U.S. approach to problems in the Caribbean basin
Read Online

U.S. approach to problems in the Caribbean basin August 2, 1982 by George Pratt Shultz

  • 279 Want to read
  • ·
  • 84 Currently reading

Published by U.S. Dept. of State, Bureau of Public Affairs, Office of Public Communication, Editorial Division in Washington, D.C .
Written in English


  • United States -- Foreign relations -- Caribbean area,
  • Caribbean Area -- Foreign relations -- United States

Book details:

Edition Notes

Other titlesUS approach to problems in the Caribbean basin
SeriesCurrent policy -- no. 412
ContributionsUnited States. Dept. of State. Office of Public Communication. Editorial Division
The Physical Object
Pagination3 p. ;
ID Numbers
Open LibraryOL14938151M

Download U.S. approach to problems in the Caribbean basin


Review. In this stimulating and up-to-date survey, Stephen J. Randall and Graeme S. Mount examine the history of the Caribbean Basin from the eighteenth century to the s drawing on a wide variety of archival materials as well as an extensive bibliography of secondary sources. Conceding that this geopolitical region, which encompasses Mexico, Cited by: 6. EXPLAINING U.S. POLICY TOWARD THE CARIBBEAN BASIN: Fixed and Emerging Images By ROBERT A. PASTOR* H. Michael Erisman and John D. Martz, eds., Colossus Challenged: The Struggle for Caribbean Influence. Boulder, CO: Westview Press, i Richard Fagen and Olga Pellicer, eds., The Future of Central America: Policy Choices for the U.S. and Mexico. research program on Caribbean Basin Studies. He is the author of Congress and the Politics of U.S. Foreign Economic Policy, and is currently writing a book on U.S. foreign policy toward Latin America and the Caribbean. He served as the Senior Staff Member responsible for Latin American and Caribbean. () With a force build-up in any of these facilities unlikely, the U.S. military must continue to provide a signifcance presence in the Basin in order to counter Soviet encroahment in the region.

2 For a broader overview of Caribbean issues, see CRS Report RL, Caribbean-U.S. Relations: Issues in the th Congress, by Mark P. Sullivan. CARICOM: Challenges and Opportunities for Caribbean Economic Integration In , the smaller, largely English-speaking countries of the EasternFile Size: KB. The trade programs known collectively as the Caribbean Basin Initiative (CBI) remain important elements of U.S. economic relations with our neighbors in the Caribbean. The CBI is intended to facilitate the development of stable Caribbean Basin economies by providing beneficiary countries with duty-free access to. Section of the Caribbean Basin Economic Recovery Act (CBERA), as amended (19 U.S.C. ), requires the U.S. International Trade Commission to provide biennial reports in odd-numbered years to the Congress and the President on the economic impact of the act on U.S. industries and consumers and on the economy of beneficiary Caribbean. Which statement is not true about the Caribbean Basin. (1 point)The area is geologically diverse. The region is rich in marine life. Spanish is spoken in all the countries. It generally has a wet and a dry season.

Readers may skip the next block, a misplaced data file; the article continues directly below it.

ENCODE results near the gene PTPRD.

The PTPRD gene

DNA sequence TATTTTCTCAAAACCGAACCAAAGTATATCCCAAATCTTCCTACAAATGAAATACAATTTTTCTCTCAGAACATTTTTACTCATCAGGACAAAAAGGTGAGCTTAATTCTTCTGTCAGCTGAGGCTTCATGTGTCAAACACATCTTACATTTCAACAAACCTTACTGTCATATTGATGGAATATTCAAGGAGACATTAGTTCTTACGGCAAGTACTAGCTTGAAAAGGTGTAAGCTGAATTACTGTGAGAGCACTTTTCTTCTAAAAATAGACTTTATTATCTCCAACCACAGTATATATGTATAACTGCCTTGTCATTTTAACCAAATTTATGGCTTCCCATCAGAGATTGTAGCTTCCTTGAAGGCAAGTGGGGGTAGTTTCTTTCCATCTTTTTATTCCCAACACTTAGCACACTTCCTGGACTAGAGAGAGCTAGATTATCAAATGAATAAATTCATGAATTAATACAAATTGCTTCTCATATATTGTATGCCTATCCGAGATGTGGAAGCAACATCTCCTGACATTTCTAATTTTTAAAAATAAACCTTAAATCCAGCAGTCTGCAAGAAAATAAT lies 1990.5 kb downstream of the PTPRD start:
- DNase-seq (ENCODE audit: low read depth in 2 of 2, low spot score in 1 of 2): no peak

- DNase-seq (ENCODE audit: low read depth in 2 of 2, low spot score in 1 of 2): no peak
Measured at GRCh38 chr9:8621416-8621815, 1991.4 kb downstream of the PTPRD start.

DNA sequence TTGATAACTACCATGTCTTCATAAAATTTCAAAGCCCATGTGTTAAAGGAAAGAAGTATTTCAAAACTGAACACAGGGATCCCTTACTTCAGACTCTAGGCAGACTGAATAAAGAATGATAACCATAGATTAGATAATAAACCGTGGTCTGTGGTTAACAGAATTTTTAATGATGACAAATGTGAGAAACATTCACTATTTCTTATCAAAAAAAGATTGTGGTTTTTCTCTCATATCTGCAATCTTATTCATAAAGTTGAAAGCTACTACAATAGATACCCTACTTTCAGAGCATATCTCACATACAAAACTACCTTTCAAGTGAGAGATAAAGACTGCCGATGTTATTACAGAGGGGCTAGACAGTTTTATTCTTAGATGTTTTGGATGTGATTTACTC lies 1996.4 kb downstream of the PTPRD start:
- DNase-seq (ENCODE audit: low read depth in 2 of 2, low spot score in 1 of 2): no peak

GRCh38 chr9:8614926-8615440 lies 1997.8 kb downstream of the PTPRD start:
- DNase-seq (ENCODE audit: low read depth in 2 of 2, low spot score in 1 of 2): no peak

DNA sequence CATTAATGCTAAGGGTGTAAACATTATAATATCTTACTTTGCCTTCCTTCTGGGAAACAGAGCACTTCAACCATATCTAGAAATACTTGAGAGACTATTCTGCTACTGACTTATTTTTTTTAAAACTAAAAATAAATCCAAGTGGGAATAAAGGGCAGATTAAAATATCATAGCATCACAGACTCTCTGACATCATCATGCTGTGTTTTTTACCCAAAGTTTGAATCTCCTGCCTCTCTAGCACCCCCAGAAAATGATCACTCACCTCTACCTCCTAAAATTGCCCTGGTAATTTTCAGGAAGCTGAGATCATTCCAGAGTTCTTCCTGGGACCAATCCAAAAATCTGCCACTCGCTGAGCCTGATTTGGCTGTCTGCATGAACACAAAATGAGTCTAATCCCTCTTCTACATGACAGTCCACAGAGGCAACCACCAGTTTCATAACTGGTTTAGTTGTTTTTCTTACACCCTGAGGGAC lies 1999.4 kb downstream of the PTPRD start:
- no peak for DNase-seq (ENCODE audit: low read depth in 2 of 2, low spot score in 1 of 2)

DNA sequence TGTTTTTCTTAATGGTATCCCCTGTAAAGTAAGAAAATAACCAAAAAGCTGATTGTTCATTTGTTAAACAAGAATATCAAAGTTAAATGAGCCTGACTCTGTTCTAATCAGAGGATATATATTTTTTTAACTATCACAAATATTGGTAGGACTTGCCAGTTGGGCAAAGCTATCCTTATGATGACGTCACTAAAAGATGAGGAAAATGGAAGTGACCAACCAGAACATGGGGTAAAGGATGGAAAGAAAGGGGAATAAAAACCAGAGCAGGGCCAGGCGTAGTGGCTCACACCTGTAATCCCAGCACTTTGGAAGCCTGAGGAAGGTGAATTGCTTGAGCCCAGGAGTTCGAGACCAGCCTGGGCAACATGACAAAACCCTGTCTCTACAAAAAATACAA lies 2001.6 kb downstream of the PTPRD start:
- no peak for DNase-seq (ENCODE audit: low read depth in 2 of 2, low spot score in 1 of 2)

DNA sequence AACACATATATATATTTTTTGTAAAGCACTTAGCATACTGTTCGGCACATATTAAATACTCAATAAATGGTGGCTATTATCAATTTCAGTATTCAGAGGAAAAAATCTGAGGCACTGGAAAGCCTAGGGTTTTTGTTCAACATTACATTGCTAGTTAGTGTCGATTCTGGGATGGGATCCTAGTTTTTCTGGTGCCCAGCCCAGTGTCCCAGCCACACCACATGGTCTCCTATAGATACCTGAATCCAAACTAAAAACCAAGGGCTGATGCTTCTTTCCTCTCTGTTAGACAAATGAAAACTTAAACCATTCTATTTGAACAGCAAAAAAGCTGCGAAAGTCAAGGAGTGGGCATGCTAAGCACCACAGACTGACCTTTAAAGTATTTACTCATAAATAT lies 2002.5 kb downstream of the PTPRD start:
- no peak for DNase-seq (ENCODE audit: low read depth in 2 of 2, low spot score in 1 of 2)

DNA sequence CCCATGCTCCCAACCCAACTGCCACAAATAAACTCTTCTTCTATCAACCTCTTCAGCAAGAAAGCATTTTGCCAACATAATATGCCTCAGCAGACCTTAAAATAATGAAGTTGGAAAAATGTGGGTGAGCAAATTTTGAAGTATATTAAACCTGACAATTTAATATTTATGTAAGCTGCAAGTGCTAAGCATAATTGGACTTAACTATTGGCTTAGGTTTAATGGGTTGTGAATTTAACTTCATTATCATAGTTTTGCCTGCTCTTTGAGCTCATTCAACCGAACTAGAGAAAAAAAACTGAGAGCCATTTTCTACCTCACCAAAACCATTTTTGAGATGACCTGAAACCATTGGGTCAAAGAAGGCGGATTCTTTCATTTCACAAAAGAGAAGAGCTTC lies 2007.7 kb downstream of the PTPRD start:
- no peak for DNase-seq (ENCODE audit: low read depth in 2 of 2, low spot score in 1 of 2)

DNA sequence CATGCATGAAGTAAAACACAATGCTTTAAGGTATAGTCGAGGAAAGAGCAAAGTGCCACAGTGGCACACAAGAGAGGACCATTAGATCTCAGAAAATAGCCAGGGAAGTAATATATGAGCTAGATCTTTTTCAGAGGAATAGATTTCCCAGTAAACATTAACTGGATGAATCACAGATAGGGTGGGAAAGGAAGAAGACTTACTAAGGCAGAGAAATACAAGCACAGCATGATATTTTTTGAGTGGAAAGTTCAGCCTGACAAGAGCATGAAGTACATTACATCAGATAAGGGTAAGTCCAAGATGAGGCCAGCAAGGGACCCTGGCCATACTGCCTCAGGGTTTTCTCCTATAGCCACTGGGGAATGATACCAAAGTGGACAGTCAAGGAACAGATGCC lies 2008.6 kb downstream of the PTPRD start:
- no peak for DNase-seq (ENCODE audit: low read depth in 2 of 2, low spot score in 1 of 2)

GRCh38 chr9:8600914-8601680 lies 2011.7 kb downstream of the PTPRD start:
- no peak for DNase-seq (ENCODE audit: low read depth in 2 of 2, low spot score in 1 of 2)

Caribbean Basin Initiative is the only U.S. law that makes foreign labor conditions a specific consideration in providing trade benefits to other countries. While international fair labor standards have been a longtime goal of organized labor in the United States, the Initiative is the first time this concept has been incorporated into U.S. tariff.   Caribbean Basin Initiative (CBI) The Caribbean Basin Initiative (CBI) comprises both the Caribbean Basin Economic Recovery Act (CBERA) and the Caribbean Basin Trade Partnership Act (CBTPA). Caribbean Basin Economic Recovery Act (CBERA) Caribbean Basin Trade Partnership Act (CBTPA) Guidance: Extension of CBTPA Benefits. reaction to the problems of the Caribbean Basin? JORGE SOL-Let's look first at what the adminis-tration has done in its first four years. There has been a tremendous increase in the U.S. presence and influence in all spheres. All the Central American countries have seen a major effort by Washington and embassy officials to influence and approve.   Political corruption in the Caribbean Basin retards state economic growth and development, undermines government legitimacy, and threatens state security. In spite of recent anti-corruption efforts of intergovernmental and nongovernmental organizations (IGO/NGOs), Caribbean political corruption problems appear to be worsening in the post-Cold Brand: Taylor And Francis.